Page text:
Falling dollar opens long-closed overseas doors to US carmakers
About a month from now, the Chrysler Corporation will load a shipment of mini-vans on board a freighter for the slow trip to Europe; it will mark the first time America's No. 3 carmaker has exported cars to Europe in close to a decade. Next year, Chrysler will also introduce its LeBaron coupe to consumers in West Germany, Belgium, Switzerland, Austria, and the Netherlands. During 1988, the carmaker hopes to sell as many as 10,000 American-made cars and light trucks in Europe, but eventually hopes to sell 100,000 annually.
Chrysler is not alone in planning a big increase in its exports. As the American dollar continues to plunge against such key foreign currencies as the West German mark and Japanese yen, it is making American-made products more cost-competitive on world markets. This, auto industry executives hope, will open up long-closed doors in Europe and Japan.
Last week, Robert C. Stempel, General Motors Corporation's president, announced that the automaker would seek to sell at least 10,000 cars in Europe next year, more than doubling its 1987 volume.
GM also plans to go into partnership with its Japanese affiliate, the automaker Suzuki, to develop a distribution network for its cars in Japan. Next year, GM hopes to ship about 1,000 of its Chevrolet Corsica and Beretta and Pontiac Grand Am models to Japan.
The Ford Motor Company is also looking to expand markets in Europe and Japan. All told, Ford's exports totaled roughly 11,000 US-made vehicles in 1986, but ``in 1987, we should double that number,'' says Robert Martin, marketing services manager for Ford international export sales. By the end of the decade, he says, Ford hopes to export between 50,000 and 100,000 vehicles annually.
Though the image of shiploads of American-made cars unloading in the port of Yokohama may be more dramatic, Ford's most aggressive export plans center on Europe, where it already has a well-established dealer network.
Until now, the only outlet for American-made Ford cars has been in the Netherlands, and there it has been only a few hundred vehicles a year. But in 1988, Ford's Swedish dealers will begin distributing eight American-made product lines, including the Taurus station wagon, the Mustang GT, the Bronco sports utility vehicles, and mini- and full-size vans.
In the immediate postwar years, US-made automobiles were relatively commonplace throughout the world. But in recent years, the market has all but dried up. In 1979, for example, American motor vehicles exports totaled 255,653, according to the Motor Vehicle Manufacturers Association. By 1986, the association reports that number had dropped to 43,376.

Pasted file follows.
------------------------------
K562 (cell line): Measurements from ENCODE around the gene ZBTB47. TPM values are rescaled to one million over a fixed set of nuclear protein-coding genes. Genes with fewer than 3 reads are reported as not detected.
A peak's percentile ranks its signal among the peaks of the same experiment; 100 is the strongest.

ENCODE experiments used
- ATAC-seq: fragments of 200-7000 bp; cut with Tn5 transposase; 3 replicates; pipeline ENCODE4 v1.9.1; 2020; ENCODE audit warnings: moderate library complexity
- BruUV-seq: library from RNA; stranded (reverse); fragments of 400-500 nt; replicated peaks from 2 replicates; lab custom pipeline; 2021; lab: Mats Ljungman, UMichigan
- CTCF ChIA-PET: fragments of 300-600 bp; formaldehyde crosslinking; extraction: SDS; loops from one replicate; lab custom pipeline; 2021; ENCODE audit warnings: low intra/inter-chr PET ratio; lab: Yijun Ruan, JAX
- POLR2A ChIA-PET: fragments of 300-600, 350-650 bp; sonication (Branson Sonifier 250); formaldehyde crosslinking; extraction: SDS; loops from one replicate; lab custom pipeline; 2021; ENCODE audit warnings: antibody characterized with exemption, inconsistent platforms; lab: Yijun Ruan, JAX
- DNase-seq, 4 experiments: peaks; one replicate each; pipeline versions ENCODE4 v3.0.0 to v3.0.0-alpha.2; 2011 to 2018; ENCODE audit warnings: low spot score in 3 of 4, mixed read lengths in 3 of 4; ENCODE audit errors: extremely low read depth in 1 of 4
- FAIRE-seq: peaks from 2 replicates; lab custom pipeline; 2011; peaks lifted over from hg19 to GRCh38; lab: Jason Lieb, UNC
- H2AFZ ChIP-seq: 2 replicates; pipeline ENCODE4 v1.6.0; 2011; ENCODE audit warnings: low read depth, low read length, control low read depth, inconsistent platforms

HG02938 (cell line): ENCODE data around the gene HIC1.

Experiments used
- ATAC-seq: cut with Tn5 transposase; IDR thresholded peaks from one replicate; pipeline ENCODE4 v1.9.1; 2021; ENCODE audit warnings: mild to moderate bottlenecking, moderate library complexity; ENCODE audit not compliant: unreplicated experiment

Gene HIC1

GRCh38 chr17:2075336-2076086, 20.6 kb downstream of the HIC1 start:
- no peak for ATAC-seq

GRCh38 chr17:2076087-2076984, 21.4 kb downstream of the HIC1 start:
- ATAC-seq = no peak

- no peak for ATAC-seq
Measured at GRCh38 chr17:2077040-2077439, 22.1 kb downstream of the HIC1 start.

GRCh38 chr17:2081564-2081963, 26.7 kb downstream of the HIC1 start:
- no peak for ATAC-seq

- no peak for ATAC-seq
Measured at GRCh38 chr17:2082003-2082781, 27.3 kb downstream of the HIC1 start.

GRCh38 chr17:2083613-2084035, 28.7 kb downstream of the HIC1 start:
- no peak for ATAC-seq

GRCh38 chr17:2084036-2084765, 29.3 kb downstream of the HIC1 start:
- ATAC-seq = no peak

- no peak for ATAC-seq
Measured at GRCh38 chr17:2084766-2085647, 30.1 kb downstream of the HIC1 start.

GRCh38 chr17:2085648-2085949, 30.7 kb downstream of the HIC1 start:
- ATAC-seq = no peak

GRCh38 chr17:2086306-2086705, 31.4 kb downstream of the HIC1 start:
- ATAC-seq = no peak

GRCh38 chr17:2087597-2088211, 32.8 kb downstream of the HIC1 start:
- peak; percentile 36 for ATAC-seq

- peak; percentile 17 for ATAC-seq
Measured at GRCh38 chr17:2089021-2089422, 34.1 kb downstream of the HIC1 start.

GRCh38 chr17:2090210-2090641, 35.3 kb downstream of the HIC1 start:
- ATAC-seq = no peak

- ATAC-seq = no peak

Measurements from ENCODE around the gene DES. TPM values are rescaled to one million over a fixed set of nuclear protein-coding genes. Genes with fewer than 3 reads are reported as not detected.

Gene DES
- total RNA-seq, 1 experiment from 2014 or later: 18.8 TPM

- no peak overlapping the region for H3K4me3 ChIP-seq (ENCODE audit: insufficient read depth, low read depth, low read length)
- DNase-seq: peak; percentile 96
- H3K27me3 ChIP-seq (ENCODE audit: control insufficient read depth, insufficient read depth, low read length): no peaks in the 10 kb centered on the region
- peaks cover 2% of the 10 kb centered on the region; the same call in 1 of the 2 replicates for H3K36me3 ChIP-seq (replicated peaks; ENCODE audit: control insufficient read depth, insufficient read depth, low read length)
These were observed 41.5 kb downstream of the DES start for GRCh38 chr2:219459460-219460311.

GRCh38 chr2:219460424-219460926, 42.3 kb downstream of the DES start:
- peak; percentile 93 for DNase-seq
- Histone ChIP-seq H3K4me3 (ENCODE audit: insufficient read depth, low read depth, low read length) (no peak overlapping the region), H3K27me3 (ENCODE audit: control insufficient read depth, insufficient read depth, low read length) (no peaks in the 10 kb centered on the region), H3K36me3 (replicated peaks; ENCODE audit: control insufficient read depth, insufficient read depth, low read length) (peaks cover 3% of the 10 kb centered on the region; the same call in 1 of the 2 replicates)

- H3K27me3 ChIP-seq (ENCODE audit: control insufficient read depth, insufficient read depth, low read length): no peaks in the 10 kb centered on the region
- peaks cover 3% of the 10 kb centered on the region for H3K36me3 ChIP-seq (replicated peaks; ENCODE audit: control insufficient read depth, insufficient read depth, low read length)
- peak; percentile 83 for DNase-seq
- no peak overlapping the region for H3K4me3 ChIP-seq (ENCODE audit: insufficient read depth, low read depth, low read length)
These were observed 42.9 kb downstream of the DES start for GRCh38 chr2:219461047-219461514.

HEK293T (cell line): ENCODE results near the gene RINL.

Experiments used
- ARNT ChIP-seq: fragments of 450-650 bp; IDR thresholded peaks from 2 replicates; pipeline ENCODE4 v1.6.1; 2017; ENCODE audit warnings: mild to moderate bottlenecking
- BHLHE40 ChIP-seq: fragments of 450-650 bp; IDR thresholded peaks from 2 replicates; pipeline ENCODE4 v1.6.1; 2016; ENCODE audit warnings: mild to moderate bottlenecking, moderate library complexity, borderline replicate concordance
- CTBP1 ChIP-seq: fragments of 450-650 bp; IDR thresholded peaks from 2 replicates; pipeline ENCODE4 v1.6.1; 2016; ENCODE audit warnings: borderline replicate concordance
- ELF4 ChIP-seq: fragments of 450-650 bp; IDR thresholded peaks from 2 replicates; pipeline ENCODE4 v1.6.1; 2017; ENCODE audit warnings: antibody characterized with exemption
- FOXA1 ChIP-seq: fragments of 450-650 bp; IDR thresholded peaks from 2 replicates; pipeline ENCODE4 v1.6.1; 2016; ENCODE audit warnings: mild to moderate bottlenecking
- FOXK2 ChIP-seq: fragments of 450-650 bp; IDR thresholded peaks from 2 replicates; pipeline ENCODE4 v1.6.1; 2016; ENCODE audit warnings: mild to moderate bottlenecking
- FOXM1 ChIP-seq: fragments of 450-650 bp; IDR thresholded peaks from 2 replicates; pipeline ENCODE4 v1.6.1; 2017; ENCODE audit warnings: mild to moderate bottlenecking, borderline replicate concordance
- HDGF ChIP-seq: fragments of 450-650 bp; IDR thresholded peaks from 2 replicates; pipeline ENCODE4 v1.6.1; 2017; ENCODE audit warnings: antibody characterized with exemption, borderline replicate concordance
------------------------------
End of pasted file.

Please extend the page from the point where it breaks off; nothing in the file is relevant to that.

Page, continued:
But by the early to mid-1990s, says David Cole, head of the Center for the Study of Automotive Transportation at the University of Michigan, ``I think it's very realistic ... [that] in the early 1990s, we could easily see in excess of a couple hundred thousand cars and light trucks a year'' exported from the United States.
There are several reasons why US carmakers feel they can again build on foreign demand. For one thing, ``We have newer, more technically astute products,'' says Ford's Mr. Martin, noting that there has been improvement since the beginning of the decade, when American-made automobiles were seen as lagging Japanese and European car quality and design.
But clearly, the big difference today is the value of the American dollar. Take the typical Ford Taurus, which may set back an American consumer about $15,000. In 1985, when it took 230 yen to buy a dollar, that Taurus would have cost a Japanese consumer 6.25 million yen. Today, however, with the dollar worth barely 135 yen, that same car would cost 4 million yen.
US carmakers aren't the only ones thinking far more aggressively about exporting American-made products. The decline of the dollar has put a squeeze on Japanese carmakers, who have been forced to raise prices on their import models repeatedly over the past two years. At the same time, however, the switch in currency values has made the American investments of the Japanese far more sensible than anyone might have suspected five years ago, when Honda opened the first Japanese auto plant in the US.
Honda recently announced it would build a second US plant, scheduled to go into operation in late 1989, building a new version of the compact Honda Accord. A sizable portion of the new plant's output will be aimed at the export market, says Tetsuo Chino, head of Honda North America. ``By 1991, we expect to export 70,000 cars per year to Japan and other countries,'' he says.
Honda is not alone among the Japanese. Mazda Motors would like to export some of the cars it is building at its new Flat Rock, Mich., assembly plant. Toyota exports to Japan several thousand American-made convertibles each year. And several other Japanese carmakers are expected to use their new American plants as a production base for exports as more such plants begin operations.
Not everyone is convinced the US will be able to expand its export market. The biggest concern is that despite improvements in the quality and design of American-made products, foreign buyers may still not believe they match up to European and Japanese standards.
``The major selling point for American-made cars is the weak dollar,'' says Michael Luckey, an auto analyst with Shearson Lehman Brothers. ``If in a few years the dollar is stronger against the yen and the mark, you'll see American car sales dry up.''